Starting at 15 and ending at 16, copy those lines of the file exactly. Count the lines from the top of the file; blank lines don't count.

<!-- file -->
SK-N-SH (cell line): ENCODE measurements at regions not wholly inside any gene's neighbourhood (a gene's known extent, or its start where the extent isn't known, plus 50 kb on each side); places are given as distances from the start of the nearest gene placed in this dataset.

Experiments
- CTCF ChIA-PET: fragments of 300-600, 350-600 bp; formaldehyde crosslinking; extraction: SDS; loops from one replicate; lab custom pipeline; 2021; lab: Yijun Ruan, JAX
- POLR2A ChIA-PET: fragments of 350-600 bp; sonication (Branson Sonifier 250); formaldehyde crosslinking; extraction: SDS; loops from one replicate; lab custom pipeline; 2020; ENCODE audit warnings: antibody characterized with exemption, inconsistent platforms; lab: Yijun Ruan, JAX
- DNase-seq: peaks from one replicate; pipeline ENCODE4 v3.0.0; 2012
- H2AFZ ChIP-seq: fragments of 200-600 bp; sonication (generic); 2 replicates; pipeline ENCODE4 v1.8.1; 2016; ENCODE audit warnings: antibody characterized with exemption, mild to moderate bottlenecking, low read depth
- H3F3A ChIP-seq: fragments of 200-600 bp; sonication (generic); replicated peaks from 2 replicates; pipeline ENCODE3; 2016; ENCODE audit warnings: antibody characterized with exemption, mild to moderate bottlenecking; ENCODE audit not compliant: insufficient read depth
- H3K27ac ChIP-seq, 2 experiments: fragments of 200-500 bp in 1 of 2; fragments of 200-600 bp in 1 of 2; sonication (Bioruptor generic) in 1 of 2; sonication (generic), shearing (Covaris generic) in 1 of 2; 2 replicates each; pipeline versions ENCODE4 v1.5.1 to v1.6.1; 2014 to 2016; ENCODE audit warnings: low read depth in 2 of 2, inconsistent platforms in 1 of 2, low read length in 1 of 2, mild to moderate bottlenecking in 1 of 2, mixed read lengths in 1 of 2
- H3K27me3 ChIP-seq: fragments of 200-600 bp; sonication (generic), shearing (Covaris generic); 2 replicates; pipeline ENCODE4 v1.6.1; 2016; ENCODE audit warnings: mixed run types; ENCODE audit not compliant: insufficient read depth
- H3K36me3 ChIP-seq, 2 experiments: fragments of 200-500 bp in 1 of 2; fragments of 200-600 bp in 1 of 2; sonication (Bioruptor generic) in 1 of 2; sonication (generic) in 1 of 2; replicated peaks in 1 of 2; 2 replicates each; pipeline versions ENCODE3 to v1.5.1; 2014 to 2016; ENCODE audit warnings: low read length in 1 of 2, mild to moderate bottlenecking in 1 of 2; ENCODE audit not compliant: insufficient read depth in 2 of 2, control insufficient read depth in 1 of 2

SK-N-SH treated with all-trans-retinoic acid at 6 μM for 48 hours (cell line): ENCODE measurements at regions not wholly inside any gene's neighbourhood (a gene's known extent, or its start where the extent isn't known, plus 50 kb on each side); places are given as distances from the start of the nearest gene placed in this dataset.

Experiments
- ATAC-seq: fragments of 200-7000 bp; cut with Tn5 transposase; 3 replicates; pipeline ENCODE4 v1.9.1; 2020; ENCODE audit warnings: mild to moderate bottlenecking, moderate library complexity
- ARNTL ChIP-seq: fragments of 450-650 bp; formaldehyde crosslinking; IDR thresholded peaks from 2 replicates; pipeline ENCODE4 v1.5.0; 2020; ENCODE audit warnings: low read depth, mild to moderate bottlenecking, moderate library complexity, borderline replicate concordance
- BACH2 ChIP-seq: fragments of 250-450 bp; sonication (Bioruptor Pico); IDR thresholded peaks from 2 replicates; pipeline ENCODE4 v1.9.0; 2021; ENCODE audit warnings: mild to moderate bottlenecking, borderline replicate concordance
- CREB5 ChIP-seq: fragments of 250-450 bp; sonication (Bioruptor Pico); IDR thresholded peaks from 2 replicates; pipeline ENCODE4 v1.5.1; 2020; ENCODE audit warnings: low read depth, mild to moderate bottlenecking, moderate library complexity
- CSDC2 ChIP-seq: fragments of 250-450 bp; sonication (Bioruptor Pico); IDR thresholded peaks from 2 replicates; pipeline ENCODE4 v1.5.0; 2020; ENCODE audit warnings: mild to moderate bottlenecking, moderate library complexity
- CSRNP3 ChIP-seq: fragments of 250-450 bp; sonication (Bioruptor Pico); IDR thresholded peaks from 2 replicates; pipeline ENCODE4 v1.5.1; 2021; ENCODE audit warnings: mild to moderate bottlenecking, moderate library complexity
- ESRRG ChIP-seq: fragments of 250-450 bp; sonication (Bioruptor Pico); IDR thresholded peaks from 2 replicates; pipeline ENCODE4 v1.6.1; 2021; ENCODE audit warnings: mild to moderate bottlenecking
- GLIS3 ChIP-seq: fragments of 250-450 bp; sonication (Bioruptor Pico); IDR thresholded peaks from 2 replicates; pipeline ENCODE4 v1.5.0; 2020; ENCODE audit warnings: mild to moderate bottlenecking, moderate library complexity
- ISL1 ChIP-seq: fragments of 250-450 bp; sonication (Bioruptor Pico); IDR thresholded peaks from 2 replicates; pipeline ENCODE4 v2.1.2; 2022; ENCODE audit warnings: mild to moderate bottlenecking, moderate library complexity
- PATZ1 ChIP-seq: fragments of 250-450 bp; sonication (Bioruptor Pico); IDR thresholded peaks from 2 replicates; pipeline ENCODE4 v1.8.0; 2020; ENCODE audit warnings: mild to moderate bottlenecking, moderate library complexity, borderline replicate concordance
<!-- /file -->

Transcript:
- BACH2 ChIP-seq: fragments of 250-450 bp; sonication (Bioruptor Pico); IDR thresholded peaks from 2 replicates; pipeline ENCODE4 v1.9.0; 2021; ENCODE audit warnings: mild to moderate bottlenecking, borderline replicate concordance
- CREB5 ChIP-seq: fragments of 250-450 bp; sonication (Bioruptor Pico); IDR thresholded peaks from 2 replicates; pipeline ENCODE4 v1.5.1; 2020; ENCODE audit warnings: low read depth, mild to moderate bottlenecking, moderate library complexity